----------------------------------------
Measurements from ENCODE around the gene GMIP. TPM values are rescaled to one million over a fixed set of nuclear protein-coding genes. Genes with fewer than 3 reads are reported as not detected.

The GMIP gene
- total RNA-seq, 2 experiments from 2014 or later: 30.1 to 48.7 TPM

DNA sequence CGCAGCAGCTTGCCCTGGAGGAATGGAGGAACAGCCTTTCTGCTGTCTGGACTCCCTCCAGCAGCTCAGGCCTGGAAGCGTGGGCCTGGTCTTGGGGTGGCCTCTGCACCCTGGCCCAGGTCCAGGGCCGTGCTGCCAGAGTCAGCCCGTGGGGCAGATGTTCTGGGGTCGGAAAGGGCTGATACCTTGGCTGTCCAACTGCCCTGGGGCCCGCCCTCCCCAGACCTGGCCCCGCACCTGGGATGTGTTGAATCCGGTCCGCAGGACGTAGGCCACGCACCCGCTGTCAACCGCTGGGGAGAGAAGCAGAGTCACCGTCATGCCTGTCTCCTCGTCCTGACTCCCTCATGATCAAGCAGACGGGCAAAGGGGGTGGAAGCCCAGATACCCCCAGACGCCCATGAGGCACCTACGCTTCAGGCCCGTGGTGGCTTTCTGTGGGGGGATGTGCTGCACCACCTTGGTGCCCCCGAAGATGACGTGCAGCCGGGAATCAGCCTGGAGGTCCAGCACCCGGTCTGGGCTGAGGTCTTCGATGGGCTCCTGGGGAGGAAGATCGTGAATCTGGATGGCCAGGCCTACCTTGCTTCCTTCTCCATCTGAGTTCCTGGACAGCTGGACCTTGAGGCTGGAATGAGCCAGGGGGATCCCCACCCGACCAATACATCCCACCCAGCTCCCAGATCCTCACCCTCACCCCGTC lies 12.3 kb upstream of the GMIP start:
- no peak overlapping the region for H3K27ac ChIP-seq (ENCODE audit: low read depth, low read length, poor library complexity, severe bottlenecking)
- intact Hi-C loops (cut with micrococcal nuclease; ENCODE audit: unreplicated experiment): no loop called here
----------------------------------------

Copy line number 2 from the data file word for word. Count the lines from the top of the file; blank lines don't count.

The GMIP gene